Militia Influence: On the other side of the fence, we have the militia. They are a tough nut to crack. I believe the economic line of operation will be the key to defeating the militia influence. We need to overcome the corruption and graft through vigorous, pragmatic economic policy that jump-starts latent industry and employment. Many of the State Owned Enterprises (SOE) are producing at minimal levels relative to Saddam days. These industries have the capacity to very quickly create jobs and generate productive capacity that spills across sectarian lines. The profit incentive will help drive Sunnis and Shia to collaborate together. As we create more jobs, militia recruiting pools will dry up. We need to create honorable alternatives that allow young, military-age males to provide for their families. The militia has their hands dug deepest into mob-like crime throughout the Shia communities, and most politicians can’t shed themselves of the militia influence (so a political approach is probably not feasible—just my opinion.) We must defeat the militia through economic means. I do have some hope that we might solve this Gordian knot, but it is far from undone. Paul Brinkley [the Deputy Under Secretary of Defense for Business Transformation] and his group have the right approach, and are encouraging many in the SOEs to bring production back on line through smart application of grants and incentives. This has great potential, but will move with the lag associated with all fiscal economic policy. All other lines of operation must continue to buy time for economic progress to continue.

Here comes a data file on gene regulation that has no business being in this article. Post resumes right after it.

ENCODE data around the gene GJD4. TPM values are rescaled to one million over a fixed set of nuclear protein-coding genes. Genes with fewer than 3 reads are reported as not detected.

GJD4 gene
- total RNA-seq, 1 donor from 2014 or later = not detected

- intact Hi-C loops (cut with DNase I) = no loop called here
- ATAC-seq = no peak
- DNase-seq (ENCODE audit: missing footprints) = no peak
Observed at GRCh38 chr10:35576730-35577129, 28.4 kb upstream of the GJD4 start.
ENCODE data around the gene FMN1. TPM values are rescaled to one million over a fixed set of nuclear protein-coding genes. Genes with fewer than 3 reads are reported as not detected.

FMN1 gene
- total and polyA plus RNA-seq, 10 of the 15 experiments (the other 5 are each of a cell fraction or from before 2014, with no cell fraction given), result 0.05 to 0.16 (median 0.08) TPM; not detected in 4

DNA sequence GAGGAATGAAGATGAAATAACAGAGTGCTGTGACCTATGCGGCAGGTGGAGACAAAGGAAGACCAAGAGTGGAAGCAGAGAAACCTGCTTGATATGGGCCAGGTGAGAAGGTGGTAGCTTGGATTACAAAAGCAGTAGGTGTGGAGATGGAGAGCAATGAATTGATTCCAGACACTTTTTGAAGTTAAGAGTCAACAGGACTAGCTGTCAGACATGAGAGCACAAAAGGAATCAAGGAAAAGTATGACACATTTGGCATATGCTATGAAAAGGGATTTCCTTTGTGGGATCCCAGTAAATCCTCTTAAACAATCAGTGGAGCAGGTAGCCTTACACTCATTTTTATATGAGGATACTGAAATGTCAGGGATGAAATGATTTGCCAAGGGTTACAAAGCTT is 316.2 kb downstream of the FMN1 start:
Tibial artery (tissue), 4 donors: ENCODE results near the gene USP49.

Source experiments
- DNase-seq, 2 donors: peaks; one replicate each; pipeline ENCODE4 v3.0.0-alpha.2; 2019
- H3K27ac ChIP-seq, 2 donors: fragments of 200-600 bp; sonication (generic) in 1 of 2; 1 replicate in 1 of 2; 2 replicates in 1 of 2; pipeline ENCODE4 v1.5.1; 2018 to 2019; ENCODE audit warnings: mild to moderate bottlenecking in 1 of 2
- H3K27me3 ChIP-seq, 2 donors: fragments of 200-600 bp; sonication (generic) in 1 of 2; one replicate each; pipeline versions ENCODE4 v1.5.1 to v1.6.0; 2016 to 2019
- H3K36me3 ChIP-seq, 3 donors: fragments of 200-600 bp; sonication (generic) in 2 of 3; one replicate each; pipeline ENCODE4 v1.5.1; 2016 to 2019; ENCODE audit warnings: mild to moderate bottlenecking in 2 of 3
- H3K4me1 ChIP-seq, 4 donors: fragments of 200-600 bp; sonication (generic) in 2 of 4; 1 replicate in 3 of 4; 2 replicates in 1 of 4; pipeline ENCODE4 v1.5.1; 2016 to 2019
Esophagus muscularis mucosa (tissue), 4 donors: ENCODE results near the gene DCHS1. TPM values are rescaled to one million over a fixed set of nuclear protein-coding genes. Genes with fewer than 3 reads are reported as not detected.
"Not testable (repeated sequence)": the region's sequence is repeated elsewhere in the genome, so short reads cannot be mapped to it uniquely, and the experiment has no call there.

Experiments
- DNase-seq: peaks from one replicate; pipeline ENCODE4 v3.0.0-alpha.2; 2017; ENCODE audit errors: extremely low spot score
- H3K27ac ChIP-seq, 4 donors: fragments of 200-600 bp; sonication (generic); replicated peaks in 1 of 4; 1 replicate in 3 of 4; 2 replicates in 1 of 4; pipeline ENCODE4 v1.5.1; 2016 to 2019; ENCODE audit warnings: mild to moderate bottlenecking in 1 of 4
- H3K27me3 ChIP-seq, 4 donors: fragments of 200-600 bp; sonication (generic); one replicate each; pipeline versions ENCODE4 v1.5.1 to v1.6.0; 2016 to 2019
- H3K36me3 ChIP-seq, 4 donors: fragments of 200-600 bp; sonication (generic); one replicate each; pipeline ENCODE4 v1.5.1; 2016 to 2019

The Media: The fight is complex. The challenges are hard to boil down into 9-second sound bites or catchy headlines. However, we do spend a lot of time educating reporters, in addition to VIPs. We have a few die-hard reporters that travel to the fight and get a view from the ground on the challenges and opportunities facing our forces and the Iraqis. Most of the journalists I meet are tremendous professionals who make personal sacrifices to provide transparency in a society that needs media spotlights everywhere. The press is instrumental is helping keep the good people honest and the bad guys from committing even more egregious transgressions. Many of our media colleagues have brought attention to significant challenges like immigration, the need for diplomacy around the periphery of Iraq, detainee abuse, and other challenges. We need to encourage them and help them gain access to the stories that will shape human behavior in positive directions.

I hope this provides a brief glimpse into the complexities we face in western Baghdad. We have been very busy, but understand the need to get the word out.